Climbing Kilimanjaro, Kmart Style
At this very moment, I am lying on my back with my legs propped up in the air, allowing the pus to drain from seven infected blisters on my feet. Along with a receipt for $585, these festering vesicles are the only physical evidence of my trek up Mount Kilimanjaro, tallest peak on the African continent.
The major difference between me and the thousands of other tourists who attempt to climb this 19,340-foot mountain each year (aside from knowing how to spell the word"vesicle"), is that I was foolish enough to attempt it in rented hiking boots.
Most people pay between $450 and $1,000 to climb Kilimanjaro, the price depending on the route, number of days on the mountain, and comfort level of the trip. The cheapest and most popular choice is the five-day Coca-Cola Route, thus named because the beverage can be purchased at conveniently placed rest-huts throughout the ascent. But trips lasting seven days and costing $1,500 are not unheard of. These involve something like eight porters per tourist, and include such luxuries as a separate dining tent, reclining chairs, and a portable western toilet.
I opted for the Machame, or "scenic route," the second most popular ascent. This expedition takes six days, approaches the summit from the west, and follows the south face down
I made my arrangements through a tout named Swali, who works for the Arusha-based tour agency B.M. Travel. He promised to show up the day of departure with a complete line of climbing gear: North Face Gore-Tex jacket and sleeping bag, Patagonia fleece and hat, Lowe long underwear, and every other outdoor brand-name product Swali could think of. There would also be glacier sunglasses and four pairs of hiking boots to choose from.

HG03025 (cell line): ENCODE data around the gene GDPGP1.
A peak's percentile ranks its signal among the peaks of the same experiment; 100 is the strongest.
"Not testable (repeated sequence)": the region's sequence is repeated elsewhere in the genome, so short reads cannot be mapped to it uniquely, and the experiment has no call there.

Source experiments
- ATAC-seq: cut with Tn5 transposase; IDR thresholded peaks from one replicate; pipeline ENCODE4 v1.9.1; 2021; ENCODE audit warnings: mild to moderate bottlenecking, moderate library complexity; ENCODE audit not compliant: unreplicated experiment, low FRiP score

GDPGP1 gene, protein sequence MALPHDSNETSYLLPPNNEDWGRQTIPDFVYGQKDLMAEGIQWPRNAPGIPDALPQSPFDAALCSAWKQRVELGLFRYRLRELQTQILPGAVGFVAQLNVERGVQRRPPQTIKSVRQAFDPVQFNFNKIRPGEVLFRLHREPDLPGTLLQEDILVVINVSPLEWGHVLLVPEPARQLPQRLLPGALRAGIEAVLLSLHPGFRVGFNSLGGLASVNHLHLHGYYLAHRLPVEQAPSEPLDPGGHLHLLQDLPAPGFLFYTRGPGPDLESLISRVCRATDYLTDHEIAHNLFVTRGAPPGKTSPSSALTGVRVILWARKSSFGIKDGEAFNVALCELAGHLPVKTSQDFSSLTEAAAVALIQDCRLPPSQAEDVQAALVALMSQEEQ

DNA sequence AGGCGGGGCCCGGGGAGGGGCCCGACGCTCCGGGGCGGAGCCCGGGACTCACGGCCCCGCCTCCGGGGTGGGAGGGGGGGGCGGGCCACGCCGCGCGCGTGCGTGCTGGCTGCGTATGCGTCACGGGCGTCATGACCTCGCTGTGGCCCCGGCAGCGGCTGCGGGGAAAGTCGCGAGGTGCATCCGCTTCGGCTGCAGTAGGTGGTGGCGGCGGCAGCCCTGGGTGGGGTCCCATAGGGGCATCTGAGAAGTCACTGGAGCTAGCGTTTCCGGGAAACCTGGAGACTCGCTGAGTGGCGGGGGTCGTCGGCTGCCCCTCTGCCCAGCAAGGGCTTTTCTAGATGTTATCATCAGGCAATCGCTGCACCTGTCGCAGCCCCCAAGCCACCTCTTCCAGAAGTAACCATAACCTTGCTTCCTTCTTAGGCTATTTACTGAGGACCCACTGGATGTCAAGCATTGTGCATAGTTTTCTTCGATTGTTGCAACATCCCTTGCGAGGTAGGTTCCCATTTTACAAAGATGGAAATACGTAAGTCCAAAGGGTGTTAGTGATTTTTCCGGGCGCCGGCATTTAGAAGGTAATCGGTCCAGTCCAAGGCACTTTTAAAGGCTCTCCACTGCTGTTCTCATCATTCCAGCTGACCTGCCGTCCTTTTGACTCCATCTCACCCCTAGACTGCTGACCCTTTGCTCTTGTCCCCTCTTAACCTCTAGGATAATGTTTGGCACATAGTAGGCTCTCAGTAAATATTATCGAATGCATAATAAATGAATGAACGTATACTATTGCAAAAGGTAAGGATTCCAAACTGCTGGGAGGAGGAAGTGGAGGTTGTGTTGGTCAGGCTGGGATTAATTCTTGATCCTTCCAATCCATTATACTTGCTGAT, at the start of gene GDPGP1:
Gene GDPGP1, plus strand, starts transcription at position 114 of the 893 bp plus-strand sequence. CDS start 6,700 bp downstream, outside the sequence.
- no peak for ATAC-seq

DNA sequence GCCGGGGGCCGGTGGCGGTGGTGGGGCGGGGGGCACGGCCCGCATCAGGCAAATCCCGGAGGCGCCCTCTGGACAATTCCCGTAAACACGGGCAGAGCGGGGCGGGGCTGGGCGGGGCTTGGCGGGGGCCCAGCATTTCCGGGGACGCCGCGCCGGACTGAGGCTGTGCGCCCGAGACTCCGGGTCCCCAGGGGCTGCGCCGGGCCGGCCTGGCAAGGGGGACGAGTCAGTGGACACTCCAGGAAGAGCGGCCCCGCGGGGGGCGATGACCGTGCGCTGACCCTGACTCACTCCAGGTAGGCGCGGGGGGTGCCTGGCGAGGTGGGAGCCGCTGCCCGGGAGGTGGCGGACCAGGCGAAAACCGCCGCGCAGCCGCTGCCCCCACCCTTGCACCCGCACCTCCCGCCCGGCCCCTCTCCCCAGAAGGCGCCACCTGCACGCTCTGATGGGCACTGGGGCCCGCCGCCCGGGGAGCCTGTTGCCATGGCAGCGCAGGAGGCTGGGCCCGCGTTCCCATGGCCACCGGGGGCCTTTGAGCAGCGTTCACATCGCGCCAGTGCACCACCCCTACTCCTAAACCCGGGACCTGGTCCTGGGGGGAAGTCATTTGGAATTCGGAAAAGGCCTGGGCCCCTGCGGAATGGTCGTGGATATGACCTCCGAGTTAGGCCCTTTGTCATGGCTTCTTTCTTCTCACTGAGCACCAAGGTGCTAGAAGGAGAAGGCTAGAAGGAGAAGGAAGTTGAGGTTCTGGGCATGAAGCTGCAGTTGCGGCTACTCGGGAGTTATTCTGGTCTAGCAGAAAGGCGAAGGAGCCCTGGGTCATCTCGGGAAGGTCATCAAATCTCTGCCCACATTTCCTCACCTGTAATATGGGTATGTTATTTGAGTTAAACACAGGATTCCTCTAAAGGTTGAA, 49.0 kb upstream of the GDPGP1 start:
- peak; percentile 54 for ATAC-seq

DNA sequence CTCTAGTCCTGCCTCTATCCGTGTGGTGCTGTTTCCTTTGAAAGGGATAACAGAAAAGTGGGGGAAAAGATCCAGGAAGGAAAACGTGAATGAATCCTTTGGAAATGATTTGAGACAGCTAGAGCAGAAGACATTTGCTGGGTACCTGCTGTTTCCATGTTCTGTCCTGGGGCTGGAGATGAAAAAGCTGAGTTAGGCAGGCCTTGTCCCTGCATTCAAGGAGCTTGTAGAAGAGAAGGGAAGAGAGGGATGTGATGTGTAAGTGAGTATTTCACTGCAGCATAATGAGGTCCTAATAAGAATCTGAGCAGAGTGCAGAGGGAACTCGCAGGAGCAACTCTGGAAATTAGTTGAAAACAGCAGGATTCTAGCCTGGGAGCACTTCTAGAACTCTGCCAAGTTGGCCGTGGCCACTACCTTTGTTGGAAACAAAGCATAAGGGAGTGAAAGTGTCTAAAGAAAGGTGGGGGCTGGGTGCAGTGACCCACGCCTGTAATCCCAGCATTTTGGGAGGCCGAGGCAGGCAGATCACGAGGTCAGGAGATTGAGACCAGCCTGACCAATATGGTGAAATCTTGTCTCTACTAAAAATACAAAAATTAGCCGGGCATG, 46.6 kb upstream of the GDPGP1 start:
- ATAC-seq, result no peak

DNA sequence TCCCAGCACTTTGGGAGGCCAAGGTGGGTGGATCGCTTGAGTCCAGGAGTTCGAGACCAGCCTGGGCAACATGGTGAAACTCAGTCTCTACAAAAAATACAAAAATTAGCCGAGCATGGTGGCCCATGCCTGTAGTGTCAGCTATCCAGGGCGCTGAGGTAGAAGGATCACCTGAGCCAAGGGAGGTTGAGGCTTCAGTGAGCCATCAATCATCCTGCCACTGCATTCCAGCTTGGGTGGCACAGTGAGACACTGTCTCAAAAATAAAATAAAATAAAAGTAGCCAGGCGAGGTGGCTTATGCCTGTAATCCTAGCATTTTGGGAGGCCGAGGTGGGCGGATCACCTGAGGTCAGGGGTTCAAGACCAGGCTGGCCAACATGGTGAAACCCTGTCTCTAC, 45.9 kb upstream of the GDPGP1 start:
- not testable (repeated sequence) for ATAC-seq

What he actually arrived with (several hours late) wasto the untrained eyeabout $10 worth of hand-me-downs from the Salvation Army. Swali had managed to put together the least mountain-worthy selection of clothing currently available in Tanzania: mostly cotton sweatshirts and T-shirts, plus a few ripped nylon pants and hats most winos would refuse on a freezing night. He brought only one pair of boots. And the sleeping bag, meant for summer use only, had no zipper.
Swali acknowledged the sleeping-bag zipper problem and located another insulation-free replacement, but the boots, he asserted, were fine. And they would have been . . . for someone with slightly smaller feet. The rest of the stuff I would have to live with if I wanted to start up the mountain that day. If I backed out, which was extremely tempting under the circumstances, the extra day required to make arrangements with another outfitter would mean I'd miss my flight. Jason, a 26-year-old Englishman who at least had his own boots, was in a similar position.
Details mentioned in this article were accurate at the time of publication
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